Mostly at the early stages of business development when businesses need capital and MUST write a business plan to attract investment, or when they require additional financing in later stages, will they grudgingly write one. Generally, even in those situations entrepreneurs and managers sell their businesses short by producing a document designed more to “sell” outside investors on their idea than to actually plan for their own future success. They seem to forget that the founders and owners are the people most invested in the business. Outside investors stand to lose only some discretionary capital: Owners and founders risk years of work, dreams, foregone opportunities, the cost of loans they personally guaranteed, perhaps their business credibility and certainly their jobs.
Every management team can recite a laundry list of plausible sounding reasons not to write a business plan for use a road map for growth. “Time, resources and money” they will explain, “are better spent on running the business.” Another familiar favorite is “We have a business plan but it’s not written down.” Yet no one can keep all the details of a real business plan in their head all at once. So yes, even though 78% of businesses fail due to a “lack a rigorously-developed business plan keyed to the realities of their market” they all have plenty of reasons. Only the other 22% have decent odds of survival, to say nothing of achieving prosperity.
Business Planning Best Practices
Every business needs to review its business plan annually. That does not mean that they must right a new one every year, of course; in most cases that would overstate the need. If a business has a written plan less than three years old, the executive team should review and discuss each strategy in light of the changing market place, available resources and external trends such as those in technology, regulation or demographics. Management must place special emphasis on updating their competitive analysis and marketing strategies at least every year. Still, operational plans and financial strategies warrant annual re-evaluation too. Rather than write a full new plan, management can write an update and add it to the plan. Update should include new factual findings, the reasons for making changes and specific new strategies and tactics. When reviewed and approved by appropriate stakeholders, managers should communicate the plan, its central strategies and especially reasons for changes to the company’s employees. When everyone knows and understands the overall plan, it is much easier to make individual day to day decisions and obtain “buy-in” and the sense of teamwork and shared mission that goes with it.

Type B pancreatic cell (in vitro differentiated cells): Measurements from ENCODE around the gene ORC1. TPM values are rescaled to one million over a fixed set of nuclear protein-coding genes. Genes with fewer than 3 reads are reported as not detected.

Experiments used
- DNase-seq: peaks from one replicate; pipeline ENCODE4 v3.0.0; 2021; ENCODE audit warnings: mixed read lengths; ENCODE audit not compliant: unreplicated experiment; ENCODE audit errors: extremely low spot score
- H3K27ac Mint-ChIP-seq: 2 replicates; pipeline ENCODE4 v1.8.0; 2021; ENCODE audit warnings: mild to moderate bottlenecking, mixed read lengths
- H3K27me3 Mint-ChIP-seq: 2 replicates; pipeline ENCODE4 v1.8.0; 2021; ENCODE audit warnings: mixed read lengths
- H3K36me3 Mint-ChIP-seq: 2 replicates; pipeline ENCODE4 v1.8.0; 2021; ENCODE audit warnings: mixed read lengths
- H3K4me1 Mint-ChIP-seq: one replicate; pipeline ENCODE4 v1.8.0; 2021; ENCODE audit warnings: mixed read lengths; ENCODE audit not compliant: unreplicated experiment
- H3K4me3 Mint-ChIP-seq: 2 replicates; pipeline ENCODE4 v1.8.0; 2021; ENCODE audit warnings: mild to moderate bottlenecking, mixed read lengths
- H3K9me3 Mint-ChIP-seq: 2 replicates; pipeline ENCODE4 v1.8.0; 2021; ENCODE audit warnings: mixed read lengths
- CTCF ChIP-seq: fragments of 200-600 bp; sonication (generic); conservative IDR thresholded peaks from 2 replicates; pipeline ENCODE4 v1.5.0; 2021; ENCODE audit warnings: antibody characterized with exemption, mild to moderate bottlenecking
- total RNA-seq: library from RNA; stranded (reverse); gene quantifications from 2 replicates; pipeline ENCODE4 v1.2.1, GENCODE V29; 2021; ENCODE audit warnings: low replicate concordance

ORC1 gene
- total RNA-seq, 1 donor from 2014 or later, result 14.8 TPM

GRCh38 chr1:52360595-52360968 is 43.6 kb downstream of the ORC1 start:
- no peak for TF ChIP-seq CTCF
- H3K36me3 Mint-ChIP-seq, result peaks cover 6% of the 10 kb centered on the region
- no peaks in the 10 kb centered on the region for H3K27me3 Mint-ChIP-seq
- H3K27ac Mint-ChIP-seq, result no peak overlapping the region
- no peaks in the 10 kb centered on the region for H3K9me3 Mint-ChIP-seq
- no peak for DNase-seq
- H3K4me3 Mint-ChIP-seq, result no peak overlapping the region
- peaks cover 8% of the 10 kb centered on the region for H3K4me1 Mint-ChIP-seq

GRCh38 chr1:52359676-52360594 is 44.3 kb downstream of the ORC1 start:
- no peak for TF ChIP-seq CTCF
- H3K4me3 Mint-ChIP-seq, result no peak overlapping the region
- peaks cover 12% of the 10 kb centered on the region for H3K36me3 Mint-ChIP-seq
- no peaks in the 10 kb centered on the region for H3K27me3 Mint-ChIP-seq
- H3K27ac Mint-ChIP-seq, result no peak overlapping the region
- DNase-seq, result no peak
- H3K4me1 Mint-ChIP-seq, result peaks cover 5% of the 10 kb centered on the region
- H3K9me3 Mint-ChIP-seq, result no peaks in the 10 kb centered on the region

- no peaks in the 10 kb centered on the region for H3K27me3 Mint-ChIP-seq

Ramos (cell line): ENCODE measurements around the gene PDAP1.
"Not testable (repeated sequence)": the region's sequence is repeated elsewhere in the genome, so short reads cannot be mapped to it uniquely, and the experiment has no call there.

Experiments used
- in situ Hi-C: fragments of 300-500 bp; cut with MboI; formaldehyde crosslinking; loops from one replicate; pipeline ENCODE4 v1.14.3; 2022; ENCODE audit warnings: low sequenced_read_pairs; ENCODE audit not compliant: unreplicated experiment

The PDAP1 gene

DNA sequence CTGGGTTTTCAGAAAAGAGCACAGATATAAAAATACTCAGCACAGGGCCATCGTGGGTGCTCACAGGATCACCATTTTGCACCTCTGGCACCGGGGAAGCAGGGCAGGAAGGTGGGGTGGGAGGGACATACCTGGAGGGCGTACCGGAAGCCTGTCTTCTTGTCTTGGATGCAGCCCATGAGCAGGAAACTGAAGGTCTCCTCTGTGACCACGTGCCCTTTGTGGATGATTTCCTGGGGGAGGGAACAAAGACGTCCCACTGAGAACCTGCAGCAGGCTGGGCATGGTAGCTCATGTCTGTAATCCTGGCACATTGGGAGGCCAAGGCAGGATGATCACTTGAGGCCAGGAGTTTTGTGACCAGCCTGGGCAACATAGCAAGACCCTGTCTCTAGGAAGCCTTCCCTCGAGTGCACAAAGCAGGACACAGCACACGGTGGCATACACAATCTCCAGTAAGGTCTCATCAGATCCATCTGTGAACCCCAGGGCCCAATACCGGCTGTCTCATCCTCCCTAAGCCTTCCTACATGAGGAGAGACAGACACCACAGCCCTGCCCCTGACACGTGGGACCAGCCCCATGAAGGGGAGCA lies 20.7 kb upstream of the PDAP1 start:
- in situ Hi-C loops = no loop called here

If your company or start-up venture does not have a business plan, write one immediately. Spend the time to do it right and completely, with a full analysis of your business model, product or service, target market, value proposition, industry, competitors and financial plan. If you decide to fly blind instead, in all likelihood you will eventually crash. Look really hard at those statistics above.
One original source of many of these published lists is a study authored by Jessie Hagen of U.S. Bank titled “Top 12 Reasons Why Businesses Fail.” No less authorities than the SBA and SCORE publish “Top 10” versions of the Hagen/ U.S. Bank list. The version above was “compiled” by consultant Temple Porter.